Most tech enthusiasts know that IP ratings and MIL-STD denote a device’s ruggedness and ability to withstand dust and water. For instance, the iPhone X is rated IP67. Apple took things a step further with an IP68 rating on the iPhone 13. Then, there’s the Samsung Galaxy Z Flip 3 rated IPX8 and LG Q7 that adheres to the IP68 rating and MIL-STD-810G specs. All these numbers might cause a bit of confusion in your head. To help you get past that, we are going to explain these concepts in detail so that you are pretty confident about what to look for when buying your next gadget.

What Is An IP Rating? How It Denotes Dust & Water Reistance?

IP ratings are defined by the International Electrotechnical Commission (IEC). These ratings provide an idea about the device’s resistance against liquids and solid objects. In this two-digit system, the first number represents protection against solids whereas the second digit deals with the liquids. When discussing smartphones and other handheld gadgets, solid objects usually refer to dust particles. However, if you look beyond smartphones, the solid objects can be your toothbrush, wire, screw, pen, or even finger.

In most cases, the IP rating is meant to stop the ingress of foreign objects to ensure proper functioning. Think of a smartphone protected against dust and water. On the other hand, IP ratings also point to the protective measures that save users from hazardous parts in a machine. For instance, a table fan enclosure is rated IP2X as it protects a finger from high-speed blades. Another easy-to-comprehend example would be a power socket that blocks the ingress of anything over 12.5 mm. These sockets are specifically designed to protect babies from electric shock.

Wall sockets are rated IP2X.

With that out of the way, let’s find out what each digit represents in IP ratings.

IP Ratings for solid objects

Based on the reference chart, you can now tell that the iPhone 13 rated IP68 offers complete protection against dust and withstand water immersion for 30 minutes or more. Now that we have a clear understanding of IP ratings, let’s move on to decode the MIL-STD specs.

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What Is MIL-STD And How It Denotes Resistance Against Drops & Extreme Conditions?

MIL-STD-Hardware

Military Standard (MIL-STD) hardware specifications are outlined and updated by the United States Department of Defense (USDOD). The US military gets deployed across the globe. To ensure their equipment works in a variety of extreme conditions, the USDOD put forth a standardized process to achieve reliability and compatibility in its military gear. The first edition of the MIL-STD-810 test method document was published in the early 60s. Over the decades it has been revised multiple times with the latest iteration dubbed as MIL-STD-810H.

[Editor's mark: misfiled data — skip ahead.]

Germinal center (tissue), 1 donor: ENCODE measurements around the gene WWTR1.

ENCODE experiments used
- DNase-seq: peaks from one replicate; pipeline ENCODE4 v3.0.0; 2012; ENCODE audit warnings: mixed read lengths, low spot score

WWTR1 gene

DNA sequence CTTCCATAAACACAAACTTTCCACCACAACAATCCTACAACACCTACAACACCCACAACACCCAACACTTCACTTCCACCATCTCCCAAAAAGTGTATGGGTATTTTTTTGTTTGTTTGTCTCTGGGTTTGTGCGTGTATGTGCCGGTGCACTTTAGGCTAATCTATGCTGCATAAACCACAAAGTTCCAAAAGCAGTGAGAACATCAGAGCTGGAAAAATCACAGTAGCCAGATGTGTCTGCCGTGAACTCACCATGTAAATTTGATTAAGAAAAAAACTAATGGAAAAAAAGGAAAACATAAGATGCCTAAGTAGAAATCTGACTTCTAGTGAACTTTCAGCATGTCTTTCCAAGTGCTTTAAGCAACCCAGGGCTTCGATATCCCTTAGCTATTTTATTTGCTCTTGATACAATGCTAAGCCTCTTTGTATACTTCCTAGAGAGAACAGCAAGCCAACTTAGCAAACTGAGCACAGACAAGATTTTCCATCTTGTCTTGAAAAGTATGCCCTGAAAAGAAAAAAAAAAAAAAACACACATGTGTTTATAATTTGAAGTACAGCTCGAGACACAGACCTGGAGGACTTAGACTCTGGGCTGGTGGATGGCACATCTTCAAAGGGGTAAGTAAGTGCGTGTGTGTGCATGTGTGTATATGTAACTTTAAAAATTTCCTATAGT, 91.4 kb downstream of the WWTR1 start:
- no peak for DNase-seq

Since the US military equipment is sent out on ships, air dropped, and used in combat situations, it is tested against shocks, extreme humidity, freezing cold, gunfire shocks, ship and aircraft vibrations, pyroshocks, and more. Turns out adhering to these standards also works wonders for consumer devices. For instance, gadgets that withstand the mechanical vibrations of shipboard can also hold out against your trembling old bike. To put it simply, if the iPhone was made with MIL-SPEC in mind, it would have been less likely to fail by engine vibrations.

There are other tests for ballistic shocks, rail impact, and explosive atmosphere. But let’s face it, not all these MIL-STD tests make sense for most gadgets. Hence, brands pick and choose test scenarios an average Joe is likely to run into. For example, LG zeroed onto a few MIL-STD-810G tests that include protection against sudden drops, vibrations, humidity, and extreme temperatures for its K42 smartphone.

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American brand CAT takes the ruggedness further by adhering to more MIL-STD-810H tests compared to the majority of smartphone manufacturers. The company claims that its S62 Pro smartphone has been tested for thermal shocks ranging from -25°C to 55°C, humidity, excessive salt mist, and a 6-feet drop onto the steel. Now, that’s one smartphone that may not require Onsitego’s Extended Warranty plan. But for most other smartphones, you should get a Spills & Drops Protection Plan.

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